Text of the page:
Evil Dead Rise is like the plain-Jane cousin at the family reunion. It doesn't have the same zing or flair as its predecessors. Its characters are somewhat flat, but the intensity of the plot and the well-crafted atmosphere manage to lift it above mediocrity.

The movie leans into the themes and tropes that have defined this series, and while it doesn't necessarily innovate, it does deliver a solid horror experience. You're not getting the gourmet dish, but you're still leaving the table satisfied.

The beauty of the Evil Dead franchise is that even its weakest entry is still pretty darn good. This is a testament to the strength and durability of the series that has, thankfully, never been burdened with the kind of sequels that have tarnished other horror franchises.

So, if you're a fan of the series or just in the mood for a solid horror flick, give Evil Dead Rise a shot. It may not be the Croque Monsieur of the horror genre, but a well-made ham and cheese sandwich can still hit the spot. Just don't forget the baguette for that extra touch of style.

Tuesday, May 16, 2023

Scream: The CPR That Brought Horror Back From the (Un)Dead!

In 1996, the horror genre was on life support, gasping its last breaths. It was like a zombie - shambling, moaning, and definitely not in its prime. The goosebump-raising thrillers that once had audiences hiding behind their popcorn boxes were churning out sequels with all the excitement of a zombie's groan. From 'Halloween' to 'Hellraiser', from 'Friday the 13th' to 'Texas Chainsaw Massacre', even Freddy Krueger seemed to be losing his nightmare-inducing touch - and that's saying something.

But then, like a plot twist in the third act, along came the horror genre's Dr. Frankenstein - Wes Craven. And boy, did he have an electric shock in store. He took a dying genre, grabbed a defibrillator in the form of Kevin Williamson's razor-sharp script, and yelled, "Clear!"

'Scream' wasn't just a revival; it was a resurrection. Craven dusted off the old, cobweb-covered tropes, held them up to the light, and said, "Hey, remember these? They're not so bad if you use them right." He gave us the 'rules' of surviving a horror movie, made us laugh, then scared the popcorn right out of us.

And it wasn't just about bringing the horror back to basics - it was about making it real again. The characters in 'Scream' weren't just cardboard cutouts waiting for their turn to be slashed. They were flesh and blood (and oh boy, was there blood). They had lives, personalities, relationships. They felt like people you'd meet at your local high school - if your local high school was in the middle of a murder spree, that is.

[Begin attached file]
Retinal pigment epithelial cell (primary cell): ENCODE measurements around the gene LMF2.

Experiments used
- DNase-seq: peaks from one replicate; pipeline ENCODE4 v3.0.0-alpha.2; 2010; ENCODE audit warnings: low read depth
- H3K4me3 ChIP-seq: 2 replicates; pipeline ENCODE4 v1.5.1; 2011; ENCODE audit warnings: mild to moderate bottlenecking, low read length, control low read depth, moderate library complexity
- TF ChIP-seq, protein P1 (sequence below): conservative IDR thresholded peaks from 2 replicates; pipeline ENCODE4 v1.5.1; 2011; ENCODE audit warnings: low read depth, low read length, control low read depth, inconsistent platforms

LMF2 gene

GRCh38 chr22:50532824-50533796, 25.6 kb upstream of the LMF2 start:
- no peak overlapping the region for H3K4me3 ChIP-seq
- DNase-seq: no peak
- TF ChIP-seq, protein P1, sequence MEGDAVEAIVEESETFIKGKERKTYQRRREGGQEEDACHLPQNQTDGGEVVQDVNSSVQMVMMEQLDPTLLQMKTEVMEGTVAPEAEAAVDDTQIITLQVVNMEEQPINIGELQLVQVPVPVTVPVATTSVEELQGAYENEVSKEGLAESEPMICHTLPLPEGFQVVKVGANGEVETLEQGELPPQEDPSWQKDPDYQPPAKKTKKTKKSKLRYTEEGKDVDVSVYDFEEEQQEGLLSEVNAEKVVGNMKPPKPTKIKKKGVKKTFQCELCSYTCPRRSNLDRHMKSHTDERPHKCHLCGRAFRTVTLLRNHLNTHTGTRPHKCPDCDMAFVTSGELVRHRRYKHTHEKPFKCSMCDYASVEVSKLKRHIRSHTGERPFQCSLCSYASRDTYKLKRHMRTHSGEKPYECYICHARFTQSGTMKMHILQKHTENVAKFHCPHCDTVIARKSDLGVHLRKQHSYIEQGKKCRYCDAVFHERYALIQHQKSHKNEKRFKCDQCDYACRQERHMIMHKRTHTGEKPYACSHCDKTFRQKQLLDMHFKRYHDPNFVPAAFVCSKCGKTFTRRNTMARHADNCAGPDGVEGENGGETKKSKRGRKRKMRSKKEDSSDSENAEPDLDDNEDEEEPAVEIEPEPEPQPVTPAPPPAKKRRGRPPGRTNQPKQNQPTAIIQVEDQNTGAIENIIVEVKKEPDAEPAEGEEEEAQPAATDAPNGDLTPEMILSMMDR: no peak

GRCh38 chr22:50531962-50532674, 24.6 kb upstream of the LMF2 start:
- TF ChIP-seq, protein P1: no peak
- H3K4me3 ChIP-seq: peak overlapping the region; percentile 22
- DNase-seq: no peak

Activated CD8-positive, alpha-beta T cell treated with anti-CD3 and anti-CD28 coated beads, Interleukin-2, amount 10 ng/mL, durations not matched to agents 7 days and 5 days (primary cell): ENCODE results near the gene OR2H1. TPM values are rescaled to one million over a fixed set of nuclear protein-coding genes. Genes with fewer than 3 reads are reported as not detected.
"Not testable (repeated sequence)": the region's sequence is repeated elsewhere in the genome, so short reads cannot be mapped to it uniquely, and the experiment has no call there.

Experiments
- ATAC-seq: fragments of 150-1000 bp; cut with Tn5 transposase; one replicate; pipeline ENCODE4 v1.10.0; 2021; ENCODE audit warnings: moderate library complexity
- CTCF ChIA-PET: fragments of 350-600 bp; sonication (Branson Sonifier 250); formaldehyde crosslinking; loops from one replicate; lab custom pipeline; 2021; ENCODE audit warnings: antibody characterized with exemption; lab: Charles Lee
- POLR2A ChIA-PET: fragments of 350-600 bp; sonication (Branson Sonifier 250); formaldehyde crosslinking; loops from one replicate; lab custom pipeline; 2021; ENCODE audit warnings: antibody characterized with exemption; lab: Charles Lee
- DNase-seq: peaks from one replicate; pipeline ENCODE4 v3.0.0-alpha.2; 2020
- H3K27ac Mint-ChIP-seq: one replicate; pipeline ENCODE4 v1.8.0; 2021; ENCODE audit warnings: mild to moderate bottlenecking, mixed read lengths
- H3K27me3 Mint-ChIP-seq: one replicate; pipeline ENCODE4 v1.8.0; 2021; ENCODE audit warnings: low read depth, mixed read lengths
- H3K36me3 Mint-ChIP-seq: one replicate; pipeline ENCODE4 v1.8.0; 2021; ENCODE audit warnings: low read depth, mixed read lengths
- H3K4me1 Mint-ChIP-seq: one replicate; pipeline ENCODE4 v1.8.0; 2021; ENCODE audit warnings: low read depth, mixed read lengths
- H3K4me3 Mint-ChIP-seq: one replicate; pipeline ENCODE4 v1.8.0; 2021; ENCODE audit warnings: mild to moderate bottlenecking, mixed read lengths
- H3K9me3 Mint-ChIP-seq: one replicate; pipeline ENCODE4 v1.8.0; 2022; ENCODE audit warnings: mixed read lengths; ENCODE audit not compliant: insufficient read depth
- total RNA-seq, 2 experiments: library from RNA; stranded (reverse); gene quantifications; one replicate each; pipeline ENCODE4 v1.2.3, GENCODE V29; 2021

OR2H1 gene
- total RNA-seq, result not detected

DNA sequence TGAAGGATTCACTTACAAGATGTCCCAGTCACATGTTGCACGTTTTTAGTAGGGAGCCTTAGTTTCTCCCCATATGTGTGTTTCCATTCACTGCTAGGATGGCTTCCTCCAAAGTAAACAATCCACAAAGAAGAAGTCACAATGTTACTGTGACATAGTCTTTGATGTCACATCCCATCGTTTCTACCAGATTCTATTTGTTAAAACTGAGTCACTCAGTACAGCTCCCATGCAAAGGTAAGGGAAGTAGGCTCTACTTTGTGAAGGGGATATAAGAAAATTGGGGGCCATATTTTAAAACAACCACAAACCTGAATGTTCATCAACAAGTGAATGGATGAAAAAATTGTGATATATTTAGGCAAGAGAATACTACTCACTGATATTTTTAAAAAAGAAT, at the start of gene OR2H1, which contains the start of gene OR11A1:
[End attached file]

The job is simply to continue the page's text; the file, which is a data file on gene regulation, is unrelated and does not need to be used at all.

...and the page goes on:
Craven took the Frankenstein's monster that was the '90s horror genre, breathed life into it, and made it dance. And not the awkward, shambling dance of the zombie, but a sprightly, self-aware jig that both delighted and terrified audiences.

'Scream' didn't just resurrect the horror genre - it gave it a new lease on life. It made it cool again. It made it fun. It made it...scream. And for that, we tip our blood-stained hats to you, Wes Craven. Thanks for reminding us why we love to be scared. 

Monday, May 15, 2023

Six Decades On: Why We're Still Psycho for Psycho

Sixty years on and we're still as obsessed as a boy with his mother – and by 'boy', I mean Norman Bates, and by 'mother', well... let's not spoil the fun for the uninitiated. 'Psycho', the crown jewel in Alfred Hitchcock's suspense-laden tiara, refuses to gather dust in the annals of film history. Instead, it's out there on 'best movies of all time' lists, flaunting its black-and-white charm like a peacock in a hen house. But why is this relic of cinema's yesteryears still topping charts and chilling spines? Let's try to unravel this mystery without developing a split personality disorder.

The film that rocked the nation more than Elvis's hips didn't just break the mold – it shattered it, swept it up, and dumped it in the swamp out back. Who else but Hitchcock would have the audacity to send his leading lady to the great shower stall in the sky halfway through the film? It's like the Beatles deciding, 'Hey, let's just do the rest of the concert without Paul.' It was audacious, it was shocking, and it made us realize that no one in a Hitchcock film was safe – not even the star billing.

But 'Psycho' isn't just about its unprecedented narrative structure or its infamous shower scene – it's also about a boy and his mother. Or rather, a boy who loves his mother so much he... well, again, no spoilers here.

Anthony Perkins delivers a performance that's as chilling as a Polar Bear's toenails. As the ostensibly mild-mannered Norman Bates, he gives us a masterclass in the 'aw-shucks-I'm-just-a-regular-guy-oh-wait-no-I'm-not' school of acting. Norman is as endearing as he is unsettling – a bit like your weird cousin who collects antique dental equipment.

So why does 'Psycho' still hold our collective cultural imagination in a vice-like grip, refusing to let go? Perhaps it's the way it rewrote the rulebook on suspense, or the way it proved that horror could be psychological, not just blood and guts. Or maybe it's just that we can't resist a good old-fashioned tale of a boy and his mother.

Whatever it is, it's clear that 'Psycho' isn't going anywhere. It's as etched into our cinematic consciousness as that screeching violin score is etched into our nightmares. And as long as there are showers, taxidermy birds, and eerily vacant motels, we'll keep coming back to Bates Motel. After all, as Norman himself says, 'We all go a little mad sometimes.' Just hopefully not while we're in the shower.

No One Will Save You

No One Will Save You , is a meatball. While the movie has a top notch performance by Kaitlyn Dever, impeccable aesthetics, and stunning set ...